The Feminist Peace Network is once again participating in the observance of the 16 Days of Activism Against Gender Violence which takes place from November 25th – December 10th. The Center for Women’s Global Leadership at Rutgers University runs a website that has numerous resources about this campaign, including action guides and a calendar of events. Please especially note the Global Day of Action on November 29th. The theme of this year’s observance will be:
Structures of Violence: Defining the Intersections of Militarism and Violence Against Women
The 16 Days of Activism Against Gender Violence Campaign uses the 16 days between International Day for the Elimination of Violence Against Women (25 November) and International Human Rights Day (10 December) to reinforce that eliminating all forms of violence against women is a human rights issue and that the act of perpetrating violence against women is a human rights violation. The 16 Days Campaign brings the human rights framework to the heart of its work and utilizes it to ensure that both state and non-state actors are held accountable for acts of violence against women.
November 25th was declared International Day for the Elimination of Violence Against Women at the first Feminist Encuentro for Latin America and the Caribbean held in Bogota, Colombia, July 18-21, 1981. The “feminist encuentros” are conferences of feminists from Latin America who come together every 2-3 years in a different Latin American country in order to exchange experiences and to reflect upon the state of the women’s movement. At that first Encuentro, women systematically denounced all forms of gender violence from domestic battery to rape and sexual harassment to state violence including torture and abuse of women political prisoners. November 25th was chosen to commemorate the violent assassination of the Mirabal sisters (Patria, Minerva and Maria Teresa) on November 25, 1960 by the dictatorship of Rafael Trujillo in the Dominican Republic. In 1999, the United Nations officially recognized November 25th as the International Day for the Elimination of Violence Against Women.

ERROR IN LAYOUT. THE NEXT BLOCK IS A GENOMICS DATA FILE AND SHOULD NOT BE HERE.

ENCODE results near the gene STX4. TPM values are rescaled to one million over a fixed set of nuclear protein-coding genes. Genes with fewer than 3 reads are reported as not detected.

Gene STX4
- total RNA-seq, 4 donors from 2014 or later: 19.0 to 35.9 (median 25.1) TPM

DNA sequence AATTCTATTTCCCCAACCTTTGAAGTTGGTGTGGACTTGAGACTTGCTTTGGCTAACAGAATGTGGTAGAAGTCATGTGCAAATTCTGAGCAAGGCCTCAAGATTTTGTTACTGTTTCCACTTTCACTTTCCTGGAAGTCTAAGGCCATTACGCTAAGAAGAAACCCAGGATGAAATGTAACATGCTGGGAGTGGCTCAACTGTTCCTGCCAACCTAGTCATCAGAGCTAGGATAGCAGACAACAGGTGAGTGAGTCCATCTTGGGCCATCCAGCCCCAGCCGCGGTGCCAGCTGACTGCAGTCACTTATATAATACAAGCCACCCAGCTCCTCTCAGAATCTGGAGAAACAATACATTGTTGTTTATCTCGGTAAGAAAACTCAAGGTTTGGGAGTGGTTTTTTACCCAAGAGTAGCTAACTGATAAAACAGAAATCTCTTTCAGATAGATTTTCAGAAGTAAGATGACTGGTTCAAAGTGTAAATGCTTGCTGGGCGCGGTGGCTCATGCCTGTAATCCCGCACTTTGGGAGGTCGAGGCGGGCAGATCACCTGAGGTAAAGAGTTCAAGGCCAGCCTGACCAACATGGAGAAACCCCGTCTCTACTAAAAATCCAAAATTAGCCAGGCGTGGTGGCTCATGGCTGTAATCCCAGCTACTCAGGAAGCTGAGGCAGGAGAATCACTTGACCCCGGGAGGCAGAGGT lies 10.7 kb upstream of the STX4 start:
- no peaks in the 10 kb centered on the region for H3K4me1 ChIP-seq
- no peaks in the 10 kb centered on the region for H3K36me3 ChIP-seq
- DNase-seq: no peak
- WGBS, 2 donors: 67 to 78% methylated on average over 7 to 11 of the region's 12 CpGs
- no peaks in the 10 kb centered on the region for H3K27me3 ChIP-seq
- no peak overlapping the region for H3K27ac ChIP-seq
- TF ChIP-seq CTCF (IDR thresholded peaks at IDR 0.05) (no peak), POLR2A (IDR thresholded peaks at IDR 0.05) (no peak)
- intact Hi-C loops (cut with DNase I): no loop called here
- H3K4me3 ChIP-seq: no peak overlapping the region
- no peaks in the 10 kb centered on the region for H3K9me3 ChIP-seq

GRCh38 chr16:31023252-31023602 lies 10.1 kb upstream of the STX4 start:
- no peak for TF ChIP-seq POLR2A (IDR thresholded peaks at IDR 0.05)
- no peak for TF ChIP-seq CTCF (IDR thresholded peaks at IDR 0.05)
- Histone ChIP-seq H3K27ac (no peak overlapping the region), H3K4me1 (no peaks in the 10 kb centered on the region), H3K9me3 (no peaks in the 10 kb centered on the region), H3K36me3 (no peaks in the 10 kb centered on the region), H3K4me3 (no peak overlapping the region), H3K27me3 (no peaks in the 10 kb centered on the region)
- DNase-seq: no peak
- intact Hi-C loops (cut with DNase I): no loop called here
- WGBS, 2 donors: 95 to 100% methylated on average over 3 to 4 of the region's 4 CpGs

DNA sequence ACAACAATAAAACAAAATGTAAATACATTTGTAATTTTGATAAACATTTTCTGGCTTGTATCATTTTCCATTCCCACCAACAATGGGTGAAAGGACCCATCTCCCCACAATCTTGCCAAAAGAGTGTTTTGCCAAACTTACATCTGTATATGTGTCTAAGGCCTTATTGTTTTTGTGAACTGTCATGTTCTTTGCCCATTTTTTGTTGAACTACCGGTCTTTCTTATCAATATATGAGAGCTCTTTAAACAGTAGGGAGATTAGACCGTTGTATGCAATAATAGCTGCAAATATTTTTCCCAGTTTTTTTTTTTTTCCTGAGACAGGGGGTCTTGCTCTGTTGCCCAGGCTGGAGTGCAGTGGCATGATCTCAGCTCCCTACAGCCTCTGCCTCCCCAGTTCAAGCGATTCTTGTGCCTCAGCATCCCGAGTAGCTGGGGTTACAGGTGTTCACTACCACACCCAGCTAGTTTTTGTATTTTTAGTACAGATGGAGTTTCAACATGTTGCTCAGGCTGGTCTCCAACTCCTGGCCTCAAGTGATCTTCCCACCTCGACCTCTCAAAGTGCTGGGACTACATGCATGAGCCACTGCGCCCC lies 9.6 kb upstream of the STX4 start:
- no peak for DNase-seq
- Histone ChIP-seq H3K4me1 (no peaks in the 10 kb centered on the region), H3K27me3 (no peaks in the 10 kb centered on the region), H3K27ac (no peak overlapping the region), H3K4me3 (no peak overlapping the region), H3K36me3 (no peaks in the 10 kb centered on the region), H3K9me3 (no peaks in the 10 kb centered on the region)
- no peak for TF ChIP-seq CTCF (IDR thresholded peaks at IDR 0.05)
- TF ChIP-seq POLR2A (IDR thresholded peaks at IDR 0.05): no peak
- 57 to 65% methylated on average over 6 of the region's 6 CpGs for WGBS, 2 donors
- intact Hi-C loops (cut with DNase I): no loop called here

About this year’s theme:
This year marks the 20th 16 Days of Activism Against Gender Violence Campaign, and with this important landmark, the Center for Women’s Global Leadership (CWGL) is considering new ways to utilize the campaign for transformative change. Year after year, new partners join the 16 Days Campaign to bring local, national, and global attention to the various forms of violence that women face. The attention that gender-based violence has received in international forums is a testimony to the powerful actions of women’s rights activists around the world. Yet, despite this increased awareness, women continue to experience violations in alarming numbers and new forms of violence are emerging. We, as defenders of women’s human rights, have a responsibility to look more closely at the structures in place that permit gender-based violence to exist and persist. After much consultation with activists, organizations, and experts from around the world, militarism has emerged as one of the key structures that perpetuates violence.